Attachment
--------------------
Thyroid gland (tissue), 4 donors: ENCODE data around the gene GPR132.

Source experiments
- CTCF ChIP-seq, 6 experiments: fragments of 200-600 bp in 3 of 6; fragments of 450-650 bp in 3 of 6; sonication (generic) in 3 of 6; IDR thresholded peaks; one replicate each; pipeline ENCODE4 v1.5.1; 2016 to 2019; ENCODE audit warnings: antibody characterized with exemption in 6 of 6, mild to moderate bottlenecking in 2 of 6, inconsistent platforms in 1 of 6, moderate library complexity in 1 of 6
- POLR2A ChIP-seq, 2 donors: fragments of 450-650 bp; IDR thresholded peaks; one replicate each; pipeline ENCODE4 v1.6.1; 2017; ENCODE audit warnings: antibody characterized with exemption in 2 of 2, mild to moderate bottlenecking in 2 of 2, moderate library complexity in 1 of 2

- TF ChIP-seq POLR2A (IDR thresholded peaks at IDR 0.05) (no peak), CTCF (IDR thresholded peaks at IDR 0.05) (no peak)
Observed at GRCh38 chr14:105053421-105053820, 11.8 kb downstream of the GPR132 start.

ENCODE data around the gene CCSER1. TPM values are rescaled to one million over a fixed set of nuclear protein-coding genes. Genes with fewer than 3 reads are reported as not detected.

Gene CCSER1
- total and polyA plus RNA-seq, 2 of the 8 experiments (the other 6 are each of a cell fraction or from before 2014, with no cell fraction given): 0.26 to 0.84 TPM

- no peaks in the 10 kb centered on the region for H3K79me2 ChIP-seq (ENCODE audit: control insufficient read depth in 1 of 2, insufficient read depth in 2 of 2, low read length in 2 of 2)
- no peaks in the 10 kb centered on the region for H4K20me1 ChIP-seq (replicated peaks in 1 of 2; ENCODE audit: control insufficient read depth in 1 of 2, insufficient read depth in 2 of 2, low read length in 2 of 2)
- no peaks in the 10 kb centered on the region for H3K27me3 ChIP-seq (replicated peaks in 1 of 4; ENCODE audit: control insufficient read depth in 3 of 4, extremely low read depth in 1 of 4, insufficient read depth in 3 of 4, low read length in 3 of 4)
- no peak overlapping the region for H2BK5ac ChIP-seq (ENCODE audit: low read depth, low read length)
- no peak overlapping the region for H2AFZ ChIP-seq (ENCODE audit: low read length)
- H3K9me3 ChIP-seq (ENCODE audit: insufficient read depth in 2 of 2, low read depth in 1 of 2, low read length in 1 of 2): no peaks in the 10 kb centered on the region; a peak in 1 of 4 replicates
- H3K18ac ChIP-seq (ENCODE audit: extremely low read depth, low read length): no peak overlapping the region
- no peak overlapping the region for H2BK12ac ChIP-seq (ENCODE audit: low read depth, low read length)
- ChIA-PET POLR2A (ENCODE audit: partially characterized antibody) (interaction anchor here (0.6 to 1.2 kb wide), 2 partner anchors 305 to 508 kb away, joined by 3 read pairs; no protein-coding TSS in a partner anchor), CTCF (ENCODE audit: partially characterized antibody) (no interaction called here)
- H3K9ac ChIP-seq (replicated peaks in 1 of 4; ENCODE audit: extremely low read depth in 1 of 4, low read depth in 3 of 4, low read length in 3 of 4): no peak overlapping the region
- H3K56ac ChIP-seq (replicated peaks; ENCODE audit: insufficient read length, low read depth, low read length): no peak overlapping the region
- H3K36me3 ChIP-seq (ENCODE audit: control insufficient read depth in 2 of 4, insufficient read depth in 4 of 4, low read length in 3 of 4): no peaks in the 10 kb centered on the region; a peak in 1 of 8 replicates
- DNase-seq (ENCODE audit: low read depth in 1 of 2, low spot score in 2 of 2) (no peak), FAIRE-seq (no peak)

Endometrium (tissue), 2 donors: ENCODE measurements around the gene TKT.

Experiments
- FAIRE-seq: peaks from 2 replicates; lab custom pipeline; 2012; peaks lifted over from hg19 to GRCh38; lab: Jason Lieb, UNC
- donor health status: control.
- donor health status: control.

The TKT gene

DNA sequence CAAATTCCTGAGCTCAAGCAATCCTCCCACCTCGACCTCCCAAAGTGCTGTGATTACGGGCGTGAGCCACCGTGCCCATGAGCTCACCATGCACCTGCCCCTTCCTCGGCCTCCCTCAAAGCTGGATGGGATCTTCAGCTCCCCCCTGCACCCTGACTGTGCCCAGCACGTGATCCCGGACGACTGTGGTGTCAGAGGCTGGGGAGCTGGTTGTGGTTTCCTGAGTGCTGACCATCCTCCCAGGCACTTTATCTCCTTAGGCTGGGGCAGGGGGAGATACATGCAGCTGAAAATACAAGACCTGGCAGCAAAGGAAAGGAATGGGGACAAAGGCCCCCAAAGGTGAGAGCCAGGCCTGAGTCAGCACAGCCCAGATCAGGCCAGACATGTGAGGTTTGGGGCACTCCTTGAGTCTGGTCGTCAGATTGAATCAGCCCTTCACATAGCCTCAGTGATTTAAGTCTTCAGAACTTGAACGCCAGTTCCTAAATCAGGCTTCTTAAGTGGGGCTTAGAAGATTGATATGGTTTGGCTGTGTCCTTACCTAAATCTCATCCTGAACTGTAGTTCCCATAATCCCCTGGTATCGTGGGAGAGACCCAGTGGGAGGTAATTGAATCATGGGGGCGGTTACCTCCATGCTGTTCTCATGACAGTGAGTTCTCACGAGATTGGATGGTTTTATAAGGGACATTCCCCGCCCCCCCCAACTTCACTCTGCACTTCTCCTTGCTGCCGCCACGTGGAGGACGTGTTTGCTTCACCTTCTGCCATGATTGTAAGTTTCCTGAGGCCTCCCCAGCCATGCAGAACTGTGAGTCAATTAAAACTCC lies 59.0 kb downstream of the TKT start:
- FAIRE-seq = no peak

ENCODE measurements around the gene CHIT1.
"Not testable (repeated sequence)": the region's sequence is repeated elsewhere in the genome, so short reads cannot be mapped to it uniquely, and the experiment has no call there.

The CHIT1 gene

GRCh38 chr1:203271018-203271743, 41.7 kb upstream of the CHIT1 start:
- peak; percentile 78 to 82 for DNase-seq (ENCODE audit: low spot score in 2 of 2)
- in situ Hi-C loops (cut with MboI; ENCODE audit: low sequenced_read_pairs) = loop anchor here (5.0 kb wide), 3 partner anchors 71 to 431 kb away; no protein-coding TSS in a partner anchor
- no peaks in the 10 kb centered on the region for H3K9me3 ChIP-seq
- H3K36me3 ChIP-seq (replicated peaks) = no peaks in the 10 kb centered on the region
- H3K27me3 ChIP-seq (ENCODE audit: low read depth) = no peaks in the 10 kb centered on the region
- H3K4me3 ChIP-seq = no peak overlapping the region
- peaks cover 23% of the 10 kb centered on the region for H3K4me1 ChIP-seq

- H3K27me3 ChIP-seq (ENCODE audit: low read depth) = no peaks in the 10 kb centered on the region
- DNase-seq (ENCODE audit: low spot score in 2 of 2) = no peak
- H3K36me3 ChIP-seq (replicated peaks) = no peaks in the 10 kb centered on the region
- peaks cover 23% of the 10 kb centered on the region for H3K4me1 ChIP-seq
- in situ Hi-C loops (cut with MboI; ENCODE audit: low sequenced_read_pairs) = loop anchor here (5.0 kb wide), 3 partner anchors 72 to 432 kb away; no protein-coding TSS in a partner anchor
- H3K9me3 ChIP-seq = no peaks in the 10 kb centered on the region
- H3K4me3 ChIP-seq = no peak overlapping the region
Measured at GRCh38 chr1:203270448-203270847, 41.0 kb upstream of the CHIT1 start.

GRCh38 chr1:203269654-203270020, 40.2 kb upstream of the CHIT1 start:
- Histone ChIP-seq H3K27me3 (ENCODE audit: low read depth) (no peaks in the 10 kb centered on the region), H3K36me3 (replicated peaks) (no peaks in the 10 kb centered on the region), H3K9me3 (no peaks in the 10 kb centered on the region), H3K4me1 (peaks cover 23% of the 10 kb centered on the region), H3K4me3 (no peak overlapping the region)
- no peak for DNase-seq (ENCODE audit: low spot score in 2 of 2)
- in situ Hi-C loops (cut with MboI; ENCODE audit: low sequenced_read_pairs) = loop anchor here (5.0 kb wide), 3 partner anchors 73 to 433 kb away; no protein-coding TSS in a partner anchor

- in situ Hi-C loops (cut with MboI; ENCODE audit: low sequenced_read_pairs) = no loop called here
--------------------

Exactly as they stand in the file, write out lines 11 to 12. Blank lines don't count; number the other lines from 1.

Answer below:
- no peaks in the 10 kb centered on the region for H4K20me1 ChIP-seq (replicated peaks in 1 of 2; ENCODE audit: control insufficient read depth in 1 of 2, insufficient read depth in 2 of 2, low read length in 2 of 2)
- no peaks in the 10 kb centered on the region for H3K27me3 ChIP-seq (replicated peaks in 1 of 4; ENCODE audit: control insufficient read depth in 3 of 4, extremely low read depth in 1 of 4, insufficient read depth in 3 of 4, low read length in 3 of 4)